Our first day on tour was spent touring two castles and a palace. My favorite was Stirling Castle. It was our first stop and it was beautiful. Stirling Castle, located in Stirling, is one of the largest and most important castles, both historically and architecturally, in Scotland. The castle sits atop Castle Hill, which forms part of the Stirling Sill geological formation. It is surrounded on three sides by steep cliffs, giving it a strong defensive position. Its strategic location, guarding what was, until the 1890s, the farthest downstream crossing of the River Forth, has made it an important fortification from the earliest times. Most of the principal buildings of the castle date from the fifteenth and sixteenth centuries. A few structures of the fourteenth century remain, while the outer defences fronting the town date from the early eighteenth century. Several Scottish Kings and Queens have been crowned at Stirling, including Mary, Queen of Scots, in 1542. There have been at least eight sieges of Stirling Castle, including several during the Wars of Scottish Independence, with the last being in 1746, when Bonnie Prince Charlie unsuccessfully tried to take the castle. Stirling Castle is a Scheduled Ancient Monument, and is now a tourist attraction managed by Historic Scotland.
The national animal of Scotland is the unicorn. The unicorn has been a Scottish heraldic symbol since the 12th century, when it was used on an early form of the Scottish coat of arms by William I. In Celtic mythology, the Unicorn of Scotland symbolized innocence and purity, healing powers, joy and even life itself, and was also seen as a symbol of masculinity and power. The unicorn emblem is all throughout the interior decor of the castle.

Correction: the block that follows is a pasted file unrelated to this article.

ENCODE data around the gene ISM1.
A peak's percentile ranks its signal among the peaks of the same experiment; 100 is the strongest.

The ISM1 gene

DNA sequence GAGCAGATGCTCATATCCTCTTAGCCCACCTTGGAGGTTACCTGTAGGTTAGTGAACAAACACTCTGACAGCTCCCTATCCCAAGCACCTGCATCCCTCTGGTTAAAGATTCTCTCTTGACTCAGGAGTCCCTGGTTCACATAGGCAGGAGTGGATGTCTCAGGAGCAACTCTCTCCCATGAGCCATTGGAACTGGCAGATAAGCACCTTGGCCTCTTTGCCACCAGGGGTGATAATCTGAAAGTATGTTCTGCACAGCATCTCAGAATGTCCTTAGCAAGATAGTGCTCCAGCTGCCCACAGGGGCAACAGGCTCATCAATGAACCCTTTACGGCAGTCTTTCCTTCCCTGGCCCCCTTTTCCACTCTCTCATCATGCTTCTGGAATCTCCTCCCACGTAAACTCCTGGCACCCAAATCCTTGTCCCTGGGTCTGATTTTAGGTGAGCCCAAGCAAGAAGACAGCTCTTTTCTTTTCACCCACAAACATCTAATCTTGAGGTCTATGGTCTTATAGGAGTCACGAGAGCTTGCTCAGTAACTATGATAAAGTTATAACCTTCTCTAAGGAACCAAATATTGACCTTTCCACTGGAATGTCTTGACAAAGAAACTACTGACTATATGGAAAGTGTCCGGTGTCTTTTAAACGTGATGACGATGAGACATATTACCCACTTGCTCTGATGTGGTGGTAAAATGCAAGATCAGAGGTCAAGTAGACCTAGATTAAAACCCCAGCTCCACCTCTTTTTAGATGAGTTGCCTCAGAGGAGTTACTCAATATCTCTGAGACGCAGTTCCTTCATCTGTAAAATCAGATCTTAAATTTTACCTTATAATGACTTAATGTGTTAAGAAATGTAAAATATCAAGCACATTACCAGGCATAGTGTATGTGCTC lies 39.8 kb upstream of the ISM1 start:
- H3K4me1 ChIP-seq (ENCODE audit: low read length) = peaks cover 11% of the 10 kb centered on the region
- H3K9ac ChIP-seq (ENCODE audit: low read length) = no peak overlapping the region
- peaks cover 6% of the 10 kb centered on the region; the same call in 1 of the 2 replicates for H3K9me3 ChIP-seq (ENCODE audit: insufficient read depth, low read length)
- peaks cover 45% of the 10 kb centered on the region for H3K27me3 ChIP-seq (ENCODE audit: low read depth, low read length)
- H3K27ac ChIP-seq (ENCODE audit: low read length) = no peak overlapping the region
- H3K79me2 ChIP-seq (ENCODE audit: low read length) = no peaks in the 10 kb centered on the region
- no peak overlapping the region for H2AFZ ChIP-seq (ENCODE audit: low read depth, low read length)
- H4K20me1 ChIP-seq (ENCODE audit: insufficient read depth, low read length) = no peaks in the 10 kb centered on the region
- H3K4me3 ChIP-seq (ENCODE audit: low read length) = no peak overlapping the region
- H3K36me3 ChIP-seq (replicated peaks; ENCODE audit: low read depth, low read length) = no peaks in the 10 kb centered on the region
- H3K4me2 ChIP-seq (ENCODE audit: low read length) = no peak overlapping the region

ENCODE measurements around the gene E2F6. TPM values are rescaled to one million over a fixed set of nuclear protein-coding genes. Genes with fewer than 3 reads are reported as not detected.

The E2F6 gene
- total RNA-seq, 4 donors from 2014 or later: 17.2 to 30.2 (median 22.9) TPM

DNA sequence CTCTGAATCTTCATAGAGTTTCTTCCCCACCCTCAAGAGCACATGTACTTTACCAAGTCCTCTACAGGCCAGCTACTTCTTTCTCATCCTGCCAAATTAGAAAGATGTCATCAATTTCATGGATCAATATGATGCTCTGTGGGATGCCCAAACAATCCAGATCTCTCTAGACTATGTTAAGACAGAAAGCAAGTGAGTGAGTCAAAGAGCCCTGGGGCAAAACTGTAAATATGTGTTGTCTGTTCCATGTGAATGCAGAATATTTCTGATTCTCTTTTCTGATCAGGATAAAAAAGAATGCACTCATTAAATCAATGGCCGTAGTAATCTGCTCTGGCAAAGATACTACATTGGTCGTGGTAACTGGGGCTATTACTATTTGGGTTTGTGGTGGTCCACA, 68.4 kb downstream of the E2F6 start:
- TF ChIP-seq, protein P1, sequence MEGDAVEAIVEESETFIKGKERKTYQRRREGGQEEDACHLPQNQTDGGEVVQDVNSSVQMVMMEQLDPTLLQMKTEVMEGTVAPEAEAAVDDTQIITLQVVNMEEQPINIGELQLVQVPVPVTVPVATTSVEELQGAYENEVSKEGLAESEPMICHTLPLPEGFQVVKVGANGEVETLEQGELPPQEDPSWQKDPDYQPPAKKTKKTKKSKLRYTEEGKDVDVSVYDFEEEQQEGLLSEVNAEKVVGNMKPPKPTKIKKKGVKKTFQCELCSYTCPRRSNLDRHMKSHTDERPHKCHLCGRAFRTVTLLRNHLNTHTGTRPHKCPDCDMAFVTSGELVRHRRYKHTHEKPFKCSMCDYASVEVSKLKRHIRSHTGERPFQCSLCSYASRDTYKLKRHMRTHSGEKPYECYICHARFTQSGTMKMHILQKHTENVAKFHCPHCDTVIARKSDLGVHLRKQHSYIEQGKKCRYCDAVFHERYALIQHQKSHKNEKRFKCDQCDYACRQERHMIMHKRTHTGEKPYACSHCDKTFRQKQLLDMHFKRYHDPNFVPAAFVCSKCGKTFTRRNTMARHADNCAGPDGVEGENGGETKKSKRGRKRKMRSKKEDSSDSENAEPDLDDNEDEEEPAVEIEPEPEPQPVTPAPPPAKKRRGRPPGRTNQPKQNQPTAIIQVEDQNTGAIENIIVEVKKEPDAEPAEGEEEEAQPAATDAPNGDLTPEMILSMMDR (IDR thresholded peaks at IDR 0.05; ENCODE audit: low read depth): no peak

There were guides in period dress in each room to tell us a bit about the history of the castle and what life would have been like living there.
The magnificent Unicorn tapestries hanging in the Queen’s Inner Hall of the Palace were commissioned especially for Stirling Castle. They have been woven by hand, using techniques dating back to the 1400s. The tapestries are closely based on a set of seven held by the Metropolitan Museum of New York at its Cloisters Museum. The original tapestries were produced in the early 1500s in the Low Countries. Together the seven tapestries tell the story of a unicorn hunted and killed by a group of huntsmen and dogs. This can be read as both as an allegory of love, and as a Christian parable.
This tapestry has threads of gold woven into the fence!